This is another casualty of my poor writing performance during the latter end of the year. I’m now nearly halfway through Mantivore Preys, which I more or less started on schedule – and then started wading through glue as the story graunched from one dead-end to another. At last my writing is gathering momentum again, so I’m hoping to complete the book by the end of February. With luck and a following wind, I’ll also have the first draft of Mantivore Freed finished by the end of the summer. Fingers crossed… I have the covers ready for these books and am really looking forward to getting them completed and published.

• Release paperback editions for Running Out of Space, Dying for Space and Breathing Space
I have released Running Out of Space as a paperback and had hoped to have Dying for Space done before the end of the year. However, it didn’t happen – again due to my illness. Hopefully, I’ll have Dying for Space and Breathing Space both available in paperback format by the end of February.

• Write the first draft of Bloodless
No, I didn’t get close. My health became a real issue from the time I returned from my lovely writing retreat. Even before then, I wasn’t happy with the quality of my writing which had lost its bounce and energy. It turns out I was the one without any bounce and only now, since my diagnosis of hypertension, am I starting to feel like my old self as the medication is starting to take effect.

• Learn to market my books
Himself and I attended a marketing conference at the early part of the year and came away a tad overwhelmed, but enthusiastic. With Mhairi’s help, I plunged into the rarefied world of Amazon ads and felt quite pleased with my progress for a few months – before the algorithm abruptly changed and nothing was working any more. It takes a lot of time and energy I simply don’t have to keep on top of these developments, so I’ve decided to put the Marketing aspect on the back-burner until I have more books available to make it more economically viable.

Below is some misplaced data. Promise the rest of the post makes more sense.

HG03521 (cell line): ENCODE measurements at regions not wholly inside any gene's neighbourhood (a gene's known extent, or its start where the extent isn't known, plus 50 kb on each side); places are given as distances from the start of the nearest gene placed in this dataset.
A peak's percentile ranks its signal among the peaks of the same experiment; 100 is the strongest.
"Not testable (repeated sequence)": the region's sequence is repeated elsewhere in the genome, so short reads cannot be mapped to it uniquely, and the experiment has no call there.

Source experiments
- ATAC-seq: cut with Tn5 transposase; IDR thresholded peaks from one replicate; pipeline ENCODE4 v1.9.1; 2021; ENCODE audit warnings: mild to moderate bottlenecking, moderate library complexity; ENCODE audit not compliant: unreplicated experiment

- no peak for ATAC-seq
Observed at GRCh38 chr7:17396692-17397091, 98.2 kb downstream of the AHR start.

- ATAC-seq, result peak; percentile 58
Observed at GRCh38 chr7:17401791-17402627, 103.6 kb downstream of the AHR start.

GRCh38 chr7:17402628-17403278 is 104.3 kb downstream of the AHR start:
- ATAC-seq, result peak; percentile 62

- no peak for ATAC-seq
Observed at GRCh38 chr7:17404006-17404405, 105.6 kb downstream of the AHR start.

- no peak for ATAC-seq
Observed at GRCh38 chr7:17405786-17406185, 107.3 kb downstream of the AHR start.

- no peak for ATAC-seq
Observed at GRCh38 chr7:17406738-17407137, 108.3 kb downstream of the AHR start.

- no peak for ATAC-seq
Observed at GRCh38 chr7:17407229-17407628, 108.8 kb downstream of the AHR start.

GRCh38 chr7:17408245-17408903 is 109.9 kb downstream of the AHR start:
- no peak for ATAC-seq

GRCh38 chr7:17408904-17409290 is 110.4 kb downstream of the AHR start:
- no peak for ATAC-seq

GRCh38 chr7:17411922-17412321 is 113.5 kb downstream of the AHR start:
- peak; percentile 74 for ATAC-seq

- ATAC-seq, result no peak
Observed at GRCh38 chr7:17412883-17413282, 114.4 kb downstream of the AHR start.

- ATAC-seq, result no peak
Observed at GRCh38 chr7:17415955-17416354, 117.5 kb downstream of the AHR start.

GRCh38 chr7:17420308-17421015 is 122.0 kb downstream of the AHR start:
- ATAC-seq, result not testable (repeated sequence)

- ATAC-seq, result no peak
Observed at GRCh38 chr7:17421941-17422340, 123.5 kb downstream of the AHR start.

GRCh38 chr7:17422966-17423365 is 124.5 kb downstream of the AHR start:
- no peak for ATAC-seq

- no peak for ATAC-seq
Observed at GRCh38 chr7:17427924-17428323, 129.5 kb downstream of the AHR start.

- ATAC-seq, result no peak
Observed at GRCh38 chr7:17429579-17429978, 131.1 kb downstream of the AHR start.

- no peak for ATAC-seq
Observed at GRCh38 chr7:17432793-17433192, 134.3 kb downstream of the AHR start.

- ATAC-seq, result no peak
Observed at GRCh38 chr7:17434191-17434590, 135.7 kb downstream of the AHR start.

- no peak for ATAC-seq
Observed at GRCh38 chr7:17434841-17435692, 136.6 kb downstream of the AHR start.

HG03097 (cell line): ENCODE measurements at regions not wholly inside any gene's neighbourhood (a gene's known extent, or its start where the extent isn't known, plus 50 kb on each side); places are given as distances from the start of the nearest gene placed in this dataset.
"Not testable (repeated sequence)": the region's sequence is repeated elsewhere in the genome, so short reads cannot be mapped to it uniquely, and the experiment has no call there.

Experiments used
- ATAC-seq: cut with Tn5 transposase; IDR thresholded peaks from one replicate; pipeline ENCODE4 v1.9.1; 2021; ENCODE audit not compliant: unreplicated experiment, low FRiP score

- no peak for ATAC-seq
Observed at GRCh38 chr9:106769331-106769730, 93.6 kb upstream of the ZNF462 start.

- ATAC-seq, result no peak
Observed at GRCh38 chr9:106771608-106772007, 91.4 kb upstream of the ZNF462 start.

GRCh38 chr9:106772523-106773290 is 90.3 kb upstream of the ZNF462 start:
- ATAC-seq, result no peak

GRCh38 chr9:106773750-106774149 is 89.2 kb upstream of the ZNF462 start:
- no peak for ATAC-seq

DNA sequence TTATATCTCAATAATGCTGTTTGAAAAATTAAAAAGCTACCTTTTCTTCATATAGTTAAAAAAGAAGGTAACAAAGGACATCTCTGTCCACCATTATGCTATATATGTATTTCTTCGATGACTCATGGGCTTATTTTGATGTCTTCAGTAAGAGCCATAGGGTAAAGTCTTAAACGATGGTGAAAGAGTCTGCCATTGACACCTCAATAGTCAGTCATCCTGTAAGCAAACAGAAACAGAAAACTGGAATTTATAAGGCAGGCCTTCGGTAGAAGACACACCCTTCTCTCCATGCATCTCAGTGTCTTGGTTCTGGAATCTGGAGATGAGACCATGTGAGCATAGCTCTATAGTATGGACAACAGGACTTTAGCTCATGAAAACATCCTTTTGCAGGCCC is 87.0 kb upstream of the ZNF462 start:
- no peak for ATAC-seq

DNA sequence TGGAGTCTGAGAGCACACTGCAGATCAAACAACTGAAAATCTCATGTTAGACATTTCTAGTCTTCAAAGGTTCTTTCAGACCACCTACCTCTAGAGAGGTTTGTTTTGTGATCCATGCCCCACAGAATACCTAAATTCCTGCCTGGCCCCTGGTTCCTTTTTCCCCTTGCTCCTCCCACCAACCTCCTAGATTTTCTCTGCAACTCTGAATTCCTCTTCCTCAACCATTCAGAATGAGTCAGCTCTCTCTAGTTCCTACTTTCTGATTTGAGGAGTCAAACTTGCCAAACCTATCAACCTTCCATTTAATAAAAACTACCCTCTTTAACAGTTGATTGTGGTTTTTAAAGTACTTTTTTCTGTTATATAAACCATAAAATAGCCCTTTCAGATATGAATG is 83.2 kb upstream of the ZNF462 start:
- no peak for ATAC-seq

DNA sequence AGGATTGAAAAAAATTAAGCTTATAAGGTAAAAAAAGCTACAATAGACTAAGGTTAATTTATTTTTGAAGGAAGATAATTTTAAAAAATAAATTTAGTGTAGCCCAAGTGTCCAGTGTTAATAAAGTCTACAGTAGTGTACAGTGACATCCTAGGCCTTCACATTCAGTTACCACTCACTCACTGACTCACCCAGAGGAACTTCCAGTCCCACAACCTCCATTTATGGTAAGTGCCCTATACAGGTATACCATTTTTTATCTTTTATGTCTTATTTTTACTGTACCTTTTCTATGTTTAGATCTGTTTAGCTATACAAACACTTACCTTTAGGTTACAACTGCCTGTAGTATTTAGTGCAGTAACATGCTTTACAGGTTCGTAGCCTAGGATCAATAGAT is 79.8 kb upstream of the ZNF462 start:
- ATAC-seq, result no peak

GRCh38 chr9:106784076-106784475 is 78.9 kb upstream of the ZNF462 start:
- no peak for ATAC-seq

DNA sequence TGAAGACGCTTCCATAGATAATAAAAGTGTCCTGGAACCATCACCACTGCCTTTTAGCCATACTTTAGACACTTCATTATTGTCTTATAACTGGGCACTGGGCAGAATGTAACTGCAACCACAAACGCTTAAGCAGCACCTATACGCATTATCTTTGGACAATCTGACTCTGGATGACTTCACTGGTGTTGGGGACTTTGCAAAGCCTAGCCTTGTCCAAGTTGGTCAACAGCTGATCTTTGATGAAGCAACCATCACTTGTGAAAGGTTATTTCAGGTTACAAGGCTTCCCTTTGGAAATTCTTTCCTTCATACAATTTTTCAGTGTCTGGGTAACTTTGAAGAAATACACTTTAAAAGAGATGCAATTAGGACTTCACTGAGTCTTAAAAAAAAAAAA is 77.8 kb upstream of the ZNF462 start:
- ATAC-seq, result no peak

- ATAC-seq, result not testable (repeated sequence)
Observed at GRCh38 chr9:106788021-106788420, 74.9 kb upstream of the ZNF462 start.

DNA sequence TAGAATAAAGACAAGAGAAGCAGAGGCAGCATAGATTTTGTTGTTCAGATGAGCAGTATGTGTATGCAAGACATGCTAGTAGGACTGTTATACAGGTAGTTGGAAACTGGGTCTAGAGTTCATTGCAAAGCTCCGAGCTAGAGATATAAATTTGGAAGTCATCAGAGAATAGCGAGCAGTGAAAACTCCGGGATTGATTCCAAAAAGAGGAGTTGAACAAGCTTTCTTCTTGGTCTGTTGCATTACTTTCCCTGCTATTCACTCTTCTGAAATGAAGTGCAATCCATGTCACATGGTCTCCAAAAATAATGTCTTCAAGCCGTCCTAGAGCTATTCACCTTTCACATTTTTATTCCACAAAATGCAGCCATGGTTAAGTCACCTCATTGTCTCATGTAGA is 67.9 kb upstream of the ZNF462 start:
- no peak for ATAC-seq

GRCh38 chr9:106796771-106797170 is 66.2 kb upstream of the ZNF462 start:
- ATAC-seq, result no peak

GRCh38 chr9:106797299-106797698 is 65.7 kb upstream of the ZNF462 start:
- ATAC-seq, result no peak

• Read and review at least 100 books on my blog
I read 162 books during the year and published 124 reviews on the blog, although I have a few more written that will now have to wait until the coming year to see the light of day. I always love blogging and discussing books, but during the year I had to cut back from posting daily to about four times a week once my energy diminished as I became unwell. I’m not rushing to resume my daily posts, as I think one of my issues has been overwork.

• Continue teaching Creative Writing at Northbrook
Since Northbrook merged with Brighton Metropolitan, the Adult and Community Learning Department has had a new lease of life and during 2018, I was delighted to be able to run an extra session every week. The start of the new academic year in September saw my 10th anniversary teaching Creative Writing, which I still can’t quite believe.

• Continue teaching Tim
I will be continuing to teach Tim for the rest of the year, while he also attends college three days a week and still needs ongoing support. I cannot quite believe how far he’s come – it’s marvellous to see how well he is coping in a course for neuro-typical students, as he’s busy making new friends and extending his musical skills.

• Continue getting fitter